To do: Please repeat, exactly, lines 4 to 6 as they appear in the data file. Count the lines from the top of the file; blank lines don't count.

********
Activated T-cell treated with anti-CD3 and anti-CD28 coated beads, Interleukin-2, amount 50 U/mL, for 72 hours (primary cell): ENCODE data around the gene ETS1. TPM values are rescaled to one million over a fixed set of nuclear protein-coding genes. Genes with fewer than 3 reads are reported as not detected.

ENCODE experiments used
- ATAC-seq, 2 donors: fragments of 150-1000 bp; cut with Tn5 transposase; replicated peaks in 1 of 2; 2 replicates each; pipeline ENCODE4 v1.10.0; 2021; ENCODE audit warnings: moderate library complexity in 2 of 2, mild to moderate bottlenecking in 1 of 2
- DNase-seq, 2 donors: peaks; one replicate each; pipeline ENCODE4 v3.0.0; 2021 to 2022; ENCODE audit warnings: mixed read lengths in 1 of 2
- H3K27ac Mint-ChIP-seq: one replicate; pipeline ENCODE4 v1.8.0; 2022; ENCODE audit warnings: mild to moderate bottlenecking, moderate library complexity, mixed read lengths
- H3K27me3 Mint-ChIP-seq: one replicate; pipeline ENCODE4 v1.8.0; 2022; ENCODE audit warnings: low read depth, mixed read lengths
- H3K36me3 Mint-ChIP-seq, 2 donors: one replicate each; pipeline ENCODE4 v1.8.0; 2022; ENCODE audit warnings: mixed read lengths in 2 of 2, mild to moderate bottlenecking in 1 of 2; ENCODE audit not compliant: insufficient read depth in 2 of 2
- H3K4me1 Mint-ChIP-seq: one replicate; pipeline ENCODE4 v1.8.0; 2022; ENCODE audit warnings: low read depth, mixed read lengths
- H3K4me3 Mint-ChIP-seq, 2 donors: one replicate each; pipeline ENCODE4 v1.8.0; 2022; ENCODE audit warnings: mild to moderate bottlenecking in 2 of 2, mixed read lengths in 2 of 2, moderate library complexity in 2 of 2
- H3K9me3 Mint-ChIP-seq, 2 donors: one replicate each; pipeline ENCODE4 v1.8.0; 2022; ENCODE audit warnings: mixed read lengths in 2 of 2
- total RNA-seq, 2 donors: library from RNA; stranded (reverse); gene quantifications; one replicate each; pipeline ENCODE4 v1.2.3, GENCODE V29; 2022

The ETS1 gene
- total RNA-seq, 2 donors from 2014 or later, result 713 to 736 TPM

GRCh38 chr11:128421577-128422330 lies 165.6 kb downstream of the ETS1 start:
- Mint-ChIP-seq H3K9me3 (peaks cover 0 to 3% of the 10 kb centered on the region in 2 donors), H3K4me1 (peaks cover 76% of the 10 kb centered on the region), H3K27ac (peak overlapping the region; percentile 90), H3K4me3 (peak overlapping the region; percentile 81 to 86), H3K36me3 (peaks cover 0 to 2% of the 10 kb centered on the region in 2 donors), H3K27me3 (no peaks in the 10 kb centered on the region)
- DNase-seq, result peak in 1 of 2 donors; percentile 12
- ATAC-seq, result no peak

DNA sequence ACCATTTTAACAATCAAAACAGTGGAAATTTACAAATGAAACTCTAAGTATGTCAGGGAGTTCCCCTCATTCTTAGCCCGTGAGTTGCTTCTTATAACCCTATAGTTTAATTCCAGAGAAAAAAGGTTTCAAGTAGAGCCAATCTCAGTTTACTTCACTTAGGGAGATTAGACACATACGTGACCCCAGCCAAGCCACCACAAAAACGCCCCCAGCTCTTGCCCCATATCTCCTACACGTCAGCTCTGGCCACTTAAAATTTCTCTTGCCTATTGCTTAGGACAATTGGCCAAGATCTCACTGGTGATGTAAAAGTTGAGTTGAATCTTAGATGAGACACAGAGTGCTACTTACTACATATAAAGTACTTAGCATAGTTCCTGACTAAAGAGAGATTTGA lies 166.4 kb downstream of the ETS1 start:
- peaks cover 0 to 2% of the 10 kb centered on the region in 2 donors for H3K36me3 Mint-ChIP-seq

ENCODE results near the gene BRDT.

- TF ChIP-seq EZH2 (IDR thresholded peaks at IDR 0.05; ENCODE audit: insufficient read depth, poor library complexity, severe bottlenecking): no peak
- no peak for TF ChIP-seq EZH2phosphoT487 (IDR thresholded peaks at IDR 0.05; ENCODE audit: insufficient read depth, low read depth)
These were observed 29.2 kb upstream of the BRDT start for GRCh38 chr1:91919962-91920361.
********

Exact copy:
- DNase-seq, 2 donors: peaks; one replicate each; pipeline ENCODE4 v3.0.0; 2021 to 2022; ENCODE audit warnings: mixed read lengths in 1 of 2
- H3K27ac Mint-ChIP-seq: one replicate; pipeline ENCODE4 v1.8.0; 2022; ENCODE audit warnings: mild to moderate bottlenecking, moderate library complexity, mixed read lengths
- H3K27me3 Mint-ChIP-seq: one replicate; pipeline ENCODE4 v1.8.0; 2022; ENCODE audit warnings: low read depth, mixed read lengths